In 1903, fellow artist and friend Frederick Dellenbaugh invited Curran to visit Cragsmoor. A bourgeoning summer art center started by Edward Lamson Henry, Cragsmoor was located along a plateau in the Shawangunk Mountains of the Hudson River Valley. Captivated by the landscape and creative atmosphere and Curran set up a summer home and studio. He soon established himself as a central figure of the art colony, painting, teaching, and with the help of his wife, editing the student art publication Palette and Brush during his summers in Cragsmoor. While he is best known for his sweeping landscapes featuring young women and children, Curran also painted many portraits and created a series of works featuring the Imperial Temples of Peking. 

For nearly thirty years, until his death in 1942, Curran split his time between Cragsmoor and New York City. He continued to paint and maintained teaching positions at Pratt Institute, Cooper Union, and the National Academy. In addition to his role as a leader of the Cragsmoor Art Colony, Curran remained an active member of the American Water Color Society, Society of American Artists, and the National Arts Club." Source: Caldwell Gallery

1861 Born February 13 in Hartford, Kentucky
1880 Attends Cincinnati School of Design
1881 Attends National Academy of Design, New York
1886 Attends Art Students League, New York; studies under Walter Satterlee
1887 Earns first exhibition at the Pennsylvania Academy of the Fine Arts
1888 Marries Grace Winthrop Wickham of Norwalk, Ohio
1889 Travels to Paris to attend Académie Julian, Paris with Benjamin Constant,
         Jules-Joseph Lefebvre, and Henri Lucien Doucet
1903-42 Spends summers painting and teaching at the Cragsmoor Art Colony,
         Cragsmoor, New York
1904 Begins teaching at the National Academy of Design Pratt Institute Art School,
         Brooklyn, New York and Cooper Union, New York
1936 Travels to Peking, China; Switzerland, Italy, Spain and Yugoslavia
1942 Dies on November 9 in New York City
1888 Third Hallgarten Prize in Oils, National Academy of Design
1890 Honorable Mention, Paris Salon
1893 Clark Prize, National Academy of Design
1893 Medal, World’s Columbian Exposition, Chicago
1895 Second Hallgarten Prize, National Academy of Design
1895 Silver Medal, Cotton States and International Exposition, Atlanta
1900 Honorable Mention, Universal Exposition, Paris
1901 Silver Medal, Pan-American Exposition, Buffalo, NY, Assistant Director
1904 Carnegie Prize, Society of American Artists, New York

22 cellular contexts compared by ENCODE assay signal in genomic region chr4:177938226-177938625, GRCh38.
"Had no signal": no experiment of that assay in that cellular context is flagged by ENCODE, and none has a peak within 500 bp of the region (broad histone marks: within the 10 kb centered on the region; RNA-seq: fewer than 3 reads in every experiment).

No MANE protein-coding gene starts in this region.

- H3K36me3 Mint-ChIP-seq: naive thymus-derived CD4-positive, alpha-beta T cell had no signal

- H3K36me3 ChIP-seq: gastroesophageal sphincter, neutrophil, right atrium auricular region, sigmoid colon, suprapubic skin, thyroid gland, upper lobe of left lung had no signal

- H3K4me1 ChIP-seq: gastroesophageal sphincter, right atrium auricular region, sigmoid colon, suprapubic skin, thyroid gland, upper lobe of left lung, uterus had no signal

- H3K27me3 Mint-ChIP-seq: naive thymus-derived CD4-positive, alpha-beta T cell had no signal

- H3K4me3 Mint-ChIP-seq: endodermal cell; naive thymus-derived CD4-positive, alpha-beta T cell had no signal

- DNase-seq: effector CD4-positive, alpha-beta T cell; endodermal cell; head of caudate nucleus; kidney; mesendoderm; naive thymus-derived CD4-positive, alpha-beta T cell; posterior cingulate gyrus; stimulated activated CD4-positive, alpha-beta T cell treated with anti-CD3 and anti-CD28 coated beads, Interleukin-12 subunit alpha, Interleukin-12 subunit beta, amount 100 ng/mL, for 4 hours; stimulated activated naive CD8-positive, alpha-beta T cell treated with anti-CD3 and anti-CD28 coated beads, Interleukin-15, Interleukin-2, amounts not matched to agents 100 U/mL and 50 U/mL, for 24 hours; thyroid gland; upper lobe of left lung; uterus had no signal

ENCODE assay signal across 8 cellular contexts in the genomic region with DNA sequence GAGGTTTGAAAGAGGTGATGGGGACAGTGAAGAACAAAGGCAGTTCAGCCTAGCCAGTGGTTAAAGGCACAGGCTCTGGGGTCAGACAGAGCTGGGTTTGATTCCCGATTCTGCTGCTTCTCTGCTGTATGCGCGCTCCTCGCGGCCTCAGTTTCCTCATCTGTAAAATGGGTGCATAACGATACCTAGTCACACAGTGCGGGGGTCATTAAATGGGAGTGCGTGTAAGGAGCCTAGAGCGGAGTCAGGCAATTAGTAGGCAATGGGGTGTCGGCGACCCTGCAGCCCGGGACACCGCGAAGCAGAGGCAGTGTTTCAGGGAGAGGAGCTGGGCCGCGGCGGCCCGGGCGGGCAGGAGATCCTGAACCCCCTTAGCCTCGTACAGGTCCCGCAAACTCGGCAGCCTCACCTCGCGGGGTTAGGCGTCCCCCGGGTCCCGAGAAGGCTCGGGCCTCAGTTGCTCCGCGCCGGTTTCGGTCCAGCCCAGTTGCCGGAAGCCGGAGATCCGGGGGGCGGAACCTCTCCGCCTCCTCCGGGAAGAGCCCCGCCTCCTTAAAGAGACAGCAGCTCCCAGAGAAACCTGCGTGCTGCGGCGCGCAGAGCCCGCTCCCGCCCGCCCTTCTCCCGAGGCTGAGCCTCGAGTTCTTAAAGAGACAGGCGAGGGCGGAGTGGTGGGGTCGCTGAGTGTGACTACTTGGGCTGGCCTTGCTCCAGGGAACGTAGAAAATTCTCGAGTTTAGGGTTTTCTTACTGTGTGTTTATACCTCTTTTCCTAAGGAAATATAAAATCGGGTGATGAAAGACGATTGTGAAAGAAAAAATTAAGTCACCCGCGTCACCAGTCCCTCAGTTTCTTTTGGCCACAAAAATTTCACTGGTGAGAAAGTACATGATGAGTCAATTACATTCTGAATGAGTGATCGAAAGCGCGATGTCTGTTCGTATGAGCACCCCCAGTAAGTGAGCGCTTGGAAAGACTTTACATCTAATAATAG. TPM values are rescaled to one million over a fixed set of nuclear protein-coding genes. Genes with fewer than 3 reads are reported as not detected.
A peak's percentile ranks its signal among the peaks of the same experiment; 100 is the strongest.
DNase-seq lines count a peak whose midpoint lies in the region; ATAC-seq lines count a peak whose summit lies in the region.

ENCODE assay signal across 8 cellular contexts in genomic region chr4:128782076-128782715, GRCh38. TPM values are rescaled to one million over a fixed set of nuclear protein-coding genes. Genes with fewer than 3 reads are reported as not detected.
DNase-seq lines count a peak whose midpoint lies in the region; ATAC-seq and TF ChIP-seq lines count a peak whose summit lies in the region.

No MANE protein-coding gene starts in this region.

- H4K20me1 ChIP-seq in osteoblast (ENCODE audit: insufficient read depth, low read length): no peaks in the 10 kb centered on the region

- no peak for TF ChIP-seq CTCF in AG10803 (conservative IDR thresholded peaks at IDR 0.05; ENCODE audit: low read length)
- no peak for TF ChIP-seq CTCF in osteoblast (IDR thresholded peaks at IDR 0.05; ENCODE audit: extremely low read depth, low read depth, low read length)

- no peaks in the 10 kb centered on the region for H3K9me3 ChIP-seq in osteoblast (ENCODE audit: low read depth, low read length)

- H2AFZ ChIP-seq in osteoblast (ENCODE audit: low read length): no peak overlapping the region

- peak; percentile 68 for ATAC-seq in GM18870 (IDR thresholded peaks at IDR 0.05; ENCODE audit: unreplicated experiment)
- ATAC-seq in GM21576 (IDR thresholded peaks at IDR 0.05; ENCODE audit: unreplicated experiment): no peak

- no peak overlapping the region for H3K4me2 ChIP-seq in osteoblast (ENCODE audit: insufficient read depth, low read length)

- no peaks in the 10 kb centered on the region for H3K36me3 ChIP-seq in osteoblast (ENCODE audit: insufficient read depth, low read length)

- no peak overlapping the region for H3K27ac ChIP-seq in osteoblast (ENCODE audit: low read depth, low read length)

1904 Silver Medal, Louisiana Purchase Exposition, St. Louis
1905 First Corcoran Prize, Society of Washington Artists
1906 Shaw Fund Prize, Society of American Artists
1920 First Altman Prize, National Academy of Design
1933 Salmagundi Club
1883-1900 National Academy of Design (1904, 1916, 1920, 1925)
1887-88 Pennsylvania Academy of the Fine Arts (1892-1903, 1905-1906, 1908-1910,
1888 Art Institute of Chicago (1894-1903, 1905-1907, 1910-1916, 1919)
1888 Art Students League, New York (1890)
1890 Salon, Paris
1893 World’s Columbian Exposition, Chicago
1895 Cotton States and International Exposition, Atlanta
1900 Universal Exposition, Paris
1901 Pan American Exposition, Buffalo
1904 Louisiana Purchase Exposition, St. Louis
1904 Society of American Artists, New York (1906, 1933)
1905 Society of Washington Artists
1911-13 City Art Museum, St. Louis
1980 Henry Art Gallery, University of Washington


Charles Courtney Curran.jpg

Name:  Charles Courtney Curran
Birth Date: 13 Feb 1861
Birth Place: Hartford, Kentucky
Age:    60
Gender:  Male
Passport Issue Date:  9 May 1921
Passport Includes a Photo: Yes
Residence:  New York City, New York
Father Name:  Ulyssess T Curran
Father's Birth Location: Harrisburg Pennsylvania
Father's Residence:  Deceased
Spouse Name: Grace W

The left portion of the following image is not related.

Wednesday, November 6, 2013

Passport Applications - Norval and Kenneth Cooper - 1924

Two brothers, Norval and Kenneth Cooper, sons of Edwin P. Cooper, both born at Olaton (1894 and 1896), moved from Ohio County to Pierre, South Dakota with their family. Their applications stated that their occupation was "rancher and cowboy" and they applied for a Passport to travel to England to participate, as a contestant, in the Imperial Rodeo, which was held at Wembley Stadium in London.  Note that Kenneth's wife, Helen, accompanied him on the trip.